This week, our partnership with game criticism site Critical Distance brings us picks from Kris Ligman on topics including status of Grand Theft Auto V as failed satire and the strange, strange world of Salty Bet.
At Least Three Infinities
Michael Lutz has a few interesting musings on the nature of performance art and how it correlates with the idea of "replayability" for games
. And on Notes & Commentaries, Matthijs Krul has produced a Marxist reading of Dwarf Fortress
Meanwhile, on Unwinnable, Nate Andrews takes a peek inside that curious machine art-turned graffiti wall-turned ersatz gambling community, Salty Bet
And Edge has a nice look back at the genesis of expressionistic American gothic point-and-click (and IndieCade award winner) Kentucky Route Zero
, whose developers insist they didn't set out to upend anyone's chess board.
Theft No More
On Kotaku, Leigh Alexander laments aging out of the target demographic of games
, while the hype cycle chugs on. Elsewhere, on Higher Level Gamer, Erik and Gaines address that so tricky of topics: whether Grand Theft Auto 5 is defensible as satire
Rockstar could have written a satire of the American dream without using misogyny. They didn't. The game they made is a satire and misogynistic. The game asks you to deride representations of the American dream but not how sexist those representations are. Is the real American dream still wrapped in a patriarchal bow? Yes. But, GTA 5 doesn't ask you to see that bow for the sexism it is.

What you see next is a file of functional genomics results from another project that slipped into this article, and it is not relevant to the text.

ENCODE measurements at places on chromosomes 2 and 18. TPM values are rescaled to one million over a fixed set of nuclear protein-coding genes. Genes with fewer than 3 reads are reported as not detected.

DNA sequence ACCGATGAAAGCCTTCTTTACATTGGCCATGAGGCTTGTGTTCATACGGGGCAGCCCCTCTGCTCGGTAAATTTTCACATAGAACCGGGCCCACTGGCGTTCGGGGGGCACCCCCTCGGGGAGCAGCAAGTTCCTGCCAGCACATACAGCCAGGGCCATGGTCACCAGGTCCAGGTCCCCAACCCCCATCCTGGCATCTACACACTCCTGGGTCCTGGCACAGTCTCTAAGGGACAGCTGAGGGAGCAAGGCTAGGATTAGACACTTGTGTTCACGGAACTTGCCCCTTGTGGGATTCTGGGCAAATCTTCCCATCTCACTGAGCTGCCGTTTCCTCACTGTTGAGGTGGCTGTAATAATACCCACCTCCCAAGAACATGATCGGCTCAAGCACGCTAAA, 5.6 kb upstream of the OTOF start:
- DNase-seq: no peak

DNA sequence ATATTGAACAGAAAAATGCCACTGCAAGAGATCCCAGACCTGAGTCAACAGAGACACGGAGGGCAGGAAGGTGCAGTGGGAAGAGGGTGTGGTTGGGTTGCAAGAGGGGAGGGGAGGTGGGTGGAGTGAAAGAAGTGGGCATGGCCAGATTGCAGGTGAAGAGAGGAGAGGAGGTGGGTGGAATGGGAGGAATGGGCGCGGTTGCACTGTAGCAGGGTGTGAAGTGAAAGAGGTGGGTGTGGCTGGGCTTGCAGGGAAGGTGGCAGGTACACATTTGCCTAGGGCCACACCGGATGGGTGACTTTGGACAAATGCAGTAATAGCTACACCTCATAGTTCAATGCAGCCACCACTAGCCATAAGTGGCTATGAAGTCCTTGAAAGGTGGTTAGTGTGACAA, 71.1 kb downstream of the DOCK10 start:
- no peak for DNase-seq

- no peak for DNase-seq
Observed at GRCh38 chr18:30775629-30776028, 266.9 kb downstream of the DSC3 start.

On Ballistically Grapelike, here's an interesting reading of Hitman's Agent 47 as an inverted Christ figure
. And Eurogamer's Rich Stanton explains how he got going as the Pokemon equivalent of a puppy farmer
Elsewhere, International Hobo's Chris Bateman pops up to underscores the problems of thinking of game narrative as window dressing or, in his words, wrapping paper for a game
World War Zinester
Rise of the Videogame Zinesters
author anna anthropy reminds us that the "zinester versus formalist" dichotomy is actually not a real thing
. And Mattie Brice calls attention to the oft-invisible partitions within the loosely-defined spheres of "games criticism."
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Lastly, have you picked up your copy of Five Out of Ten #5
? Because it is very much worth your time to do so.